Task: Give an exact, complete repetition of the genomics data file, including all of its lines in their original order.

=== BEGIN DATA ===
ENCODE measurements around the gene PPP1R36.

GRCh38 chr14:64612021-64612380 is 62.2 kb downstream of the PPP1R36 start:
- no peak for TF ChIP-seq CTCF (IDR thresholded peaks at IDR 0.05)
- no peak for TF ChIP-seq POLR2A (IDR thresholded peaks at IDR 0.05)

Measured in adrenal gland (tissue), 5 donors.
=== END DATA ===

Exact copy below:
ENCODE measurements around the gene PPP1R36.

GRCh38 chr14:64612021-64612380 is 62.2 kb downstream of the PPP1R36 start:
- no peak for TF ChIP-seq CTCF (IDR thresholded peaks at IDR 0.05)
- no peak for TF ChIP-seq POLR2A (IDR thresholded peaks at IDR 0.05)

Measured in adrenal gland (tissue), 5 donors.